Michael (1924)

And we have reached the last film in the Pioneers of Queer Cinema bundle! I really do recommend checking these films out, and I believe that the day I post this review (Friday, June 26th) is the last day all three are available NOPE TURNS OUT THIS IS AN ONGOING THING! But when/if you purchase a movie you have between 5 and 10 days to watch it, depending on whether you pick an individual movie or the bundle. Okay, enough unpaid shilling, let’s talk about Michael, a the gay silent film of the trio.

The movie focuses on a man referred to mostly as the Master, a renowned painter, and his live-in model, the titular Michael. Princess Zamikow comes around and requests a painting from the Master, but after accepting the order he finds himself unable to finish the piece. Michael, slightly jealous that the Master is paying so much attention to the Princess, starts to fall for the woman. After Michael finishes the eyes of the painting, it’s revealed to the public and is poorly received. Well, except for the eyes, so that’s a kick in the dick. The Master secludes himself to work on his next piece. Michael spends less and less time with him and more and more time with the princess, who is revealed to be broke and is surviving on the money generated by Michael selling gifts from the Master (and possibly stealing stuff, it’s a bit vague). The new painting, that of a man who has lost everything, is a hit, but Michael doesn’t attend the unveiling. The Master falls ill, but Michael still doesn’t visit him on his deathbed. He dies, and a journalist friend (who had tried repeatedly to convince the Master that Michael was a fuckboi) shouts the sad news at Michael, then walks away. There’s also a side plot about a woman who looks like she’s always about to fall asleep and a duel to the death, but it has next to nothing to do with the main plot.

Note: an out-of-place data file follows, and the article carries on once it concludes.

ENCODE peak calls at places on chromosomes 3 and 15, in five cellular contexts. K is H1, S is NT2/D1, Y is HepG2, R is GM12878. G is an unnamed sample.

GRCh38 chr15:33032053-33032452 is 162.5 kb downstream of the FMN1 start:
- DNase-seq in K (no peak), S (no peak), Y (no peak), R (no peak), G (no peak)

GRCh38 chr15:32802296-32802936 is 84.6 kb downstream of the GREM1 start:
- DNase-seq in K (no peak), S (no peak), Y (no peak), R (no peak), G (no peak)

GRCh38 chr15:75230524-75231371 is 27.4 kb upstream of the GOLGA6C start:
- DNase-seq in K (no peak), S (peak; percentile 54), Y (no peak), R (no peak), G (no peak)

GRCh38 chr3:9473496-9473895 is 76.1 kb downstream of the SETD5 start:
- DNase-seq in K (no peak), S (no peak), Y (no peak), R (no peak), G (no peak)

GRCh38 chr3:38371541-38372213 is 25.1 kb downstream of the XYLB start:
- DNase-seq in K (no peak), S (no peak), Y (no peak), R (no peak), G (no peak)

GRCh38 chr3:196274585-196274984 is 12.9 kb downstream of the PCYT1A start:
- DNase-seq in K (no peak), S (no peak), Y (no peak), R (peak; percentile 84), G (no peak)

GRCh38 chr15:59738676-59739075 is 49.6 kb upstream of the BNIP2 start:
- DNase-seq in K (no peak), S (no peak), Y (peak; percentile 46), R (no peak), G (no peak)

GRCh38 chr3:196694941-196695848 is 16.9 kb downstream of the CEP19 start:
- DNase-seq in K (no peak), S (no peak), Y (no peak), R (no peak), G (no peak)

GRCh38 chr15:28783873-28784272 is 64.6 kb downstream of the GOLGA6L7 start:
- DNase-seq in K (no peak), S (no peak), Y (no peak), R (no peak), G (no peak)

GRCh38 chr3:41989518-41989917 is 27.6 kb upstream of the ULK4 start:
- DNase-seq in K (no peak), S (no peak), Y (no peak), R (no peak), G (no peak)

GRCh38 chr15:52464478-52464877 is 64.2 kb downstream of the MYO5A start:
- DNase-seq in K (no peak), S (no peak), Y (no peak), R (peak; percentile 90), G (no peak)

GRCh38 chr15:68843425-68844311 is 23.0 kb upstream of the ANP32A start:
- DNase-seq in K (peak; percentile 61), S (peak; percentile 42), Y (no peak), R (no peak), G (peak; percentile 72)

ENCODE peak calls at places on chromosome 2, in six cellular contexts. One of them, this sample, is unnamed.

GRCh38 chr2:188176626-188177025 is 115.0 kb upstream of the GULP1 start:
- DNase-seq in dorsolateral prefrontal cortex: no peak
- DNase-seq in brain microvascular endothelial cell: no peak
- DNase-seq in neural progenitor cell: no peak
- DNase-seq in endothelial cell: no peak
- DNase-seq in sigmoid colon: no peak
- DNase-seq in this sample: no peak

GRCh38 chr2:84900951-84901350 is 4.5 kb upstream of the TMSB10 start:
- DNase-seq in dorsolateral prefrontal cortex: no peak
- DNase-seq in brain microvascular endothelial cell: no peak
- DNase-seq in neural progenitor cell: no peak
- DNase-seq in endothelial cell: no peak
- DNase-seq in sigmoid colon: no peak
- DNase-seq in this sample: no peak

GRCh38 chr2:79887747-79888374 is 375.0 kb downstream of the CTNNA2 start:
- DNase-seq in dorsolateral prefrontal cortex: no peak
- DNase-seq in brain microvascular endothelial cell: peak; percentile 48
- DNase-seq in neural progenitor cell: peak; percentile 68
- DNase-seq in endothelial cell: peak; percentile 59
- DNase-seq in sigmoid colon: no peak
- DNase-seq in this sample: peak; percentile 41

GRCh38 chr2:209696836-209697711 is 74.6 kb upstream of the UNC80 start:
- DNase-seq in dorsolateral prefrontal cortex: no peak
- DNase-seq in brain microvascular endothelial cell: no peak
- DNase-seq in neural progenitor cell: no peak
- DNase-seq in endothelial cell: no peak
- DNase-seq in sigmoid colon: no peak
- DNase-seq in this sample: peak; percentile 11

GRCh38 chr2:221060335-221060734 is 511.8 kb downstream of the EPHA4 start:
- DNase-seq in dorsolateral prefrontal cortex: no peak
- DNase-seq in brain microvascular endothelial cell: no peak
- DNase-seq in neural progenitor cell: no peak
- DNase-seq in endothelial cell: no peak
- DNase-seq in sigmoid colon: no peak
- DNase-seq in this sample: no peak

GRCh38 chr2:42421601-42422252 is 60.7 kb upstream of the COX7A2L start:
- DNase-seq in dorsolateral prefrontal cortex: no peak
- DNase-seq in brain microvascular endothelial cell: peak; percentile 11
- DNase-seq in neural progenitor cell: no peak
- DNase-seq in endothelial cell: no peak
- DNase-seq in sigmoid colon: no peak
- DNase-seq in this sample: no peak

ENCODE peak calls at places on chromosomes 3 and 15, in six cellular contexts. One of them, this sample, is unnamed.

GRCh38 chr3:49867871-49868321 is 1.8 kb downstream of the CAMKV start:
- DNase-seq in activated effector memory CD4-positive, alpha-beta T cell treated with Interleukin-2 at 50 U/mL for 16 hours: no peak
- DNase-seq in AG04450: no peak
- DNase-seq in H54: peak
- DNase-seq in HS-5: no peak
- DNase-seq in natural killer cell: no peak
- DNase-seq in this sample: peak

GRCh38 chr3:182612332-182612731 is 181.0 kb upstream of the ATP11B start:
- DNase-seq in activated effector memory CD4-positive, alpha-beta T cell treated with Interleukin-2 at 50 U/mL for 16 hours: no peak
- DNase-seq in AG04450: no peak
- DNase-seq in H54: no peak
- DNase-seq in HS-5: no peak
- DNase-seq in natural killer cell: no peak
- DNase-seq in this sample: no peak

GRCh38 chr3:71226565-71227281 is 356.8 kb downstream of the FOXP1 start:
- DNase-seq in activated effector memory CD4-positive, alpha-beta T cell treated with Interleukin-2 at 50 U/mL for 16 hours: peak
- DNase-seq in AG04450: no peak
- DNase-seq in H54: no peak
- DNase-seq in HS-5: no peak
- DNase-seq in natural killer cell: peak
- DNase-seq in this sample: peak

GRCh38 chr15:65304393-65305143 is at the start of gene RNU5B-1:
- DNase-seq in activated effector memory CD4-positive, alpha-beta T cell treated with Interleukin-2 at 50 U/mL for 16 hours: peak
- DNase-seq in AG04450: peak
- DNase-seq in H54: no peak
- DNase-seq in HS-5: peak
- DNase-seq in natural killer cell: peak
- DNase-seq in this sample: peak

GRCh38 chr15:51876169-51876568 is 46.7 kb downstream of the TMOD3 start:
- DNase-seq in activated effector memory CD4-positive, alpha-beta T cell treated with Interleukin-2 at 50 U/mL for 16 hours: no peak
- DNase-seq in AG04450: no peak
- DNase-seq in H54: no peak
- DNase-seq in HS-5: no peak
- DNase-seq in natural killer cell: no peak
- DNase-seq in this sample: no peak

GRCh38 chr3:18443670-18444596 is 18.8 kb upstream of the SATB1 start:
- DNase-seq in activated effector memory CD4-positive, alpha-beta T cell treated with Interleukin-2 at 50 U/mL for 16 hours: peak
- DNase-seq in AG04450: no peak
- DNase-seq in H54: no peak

Compared to the others, there’s not as many queer people involved with this film. It’s based on a novel by a gay man–Herman Bang–but the director was a fairly conservative straight guy and the main actors all appear to be heterosexual. Not to say that they’re not interesting: Michael was played by Mr. Walter Sleazak, who my dad recognized as a noteworthy actor from the 50’s (but for me he was the Clock King in the Adam West Batman show); Princess Zamikow was the spoiled duchess in an forgotten, 1921 German version of The Man Who Laughs; and the Master was Benjamin Christensen, the writer/director/Devil from Häxan, a pseudo-documentary about witchcraft. And I gotta say, Christensen’s Master was a fascinating character, often giving an amazing performance just through his stares and glares.

And this brings to a close the Pioneers of Queer Cinema bundle! Three films from nearly 100 years ago, chock full of as much queer content as they could fit in before the rise of Hitler. Turns out the Weimar Republic was a great time for queer filmmakers! But these were it, right? What’s that? There was also the 1919 film, Anders als die Andern, which is believed to be the first pro-gay film ever made? Well… don’t be surprised if I talk about that in the near future.

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One thought on “Michael (1924)

  1. Pingback: Anders als die Andern (1919) | Chwineka Watches

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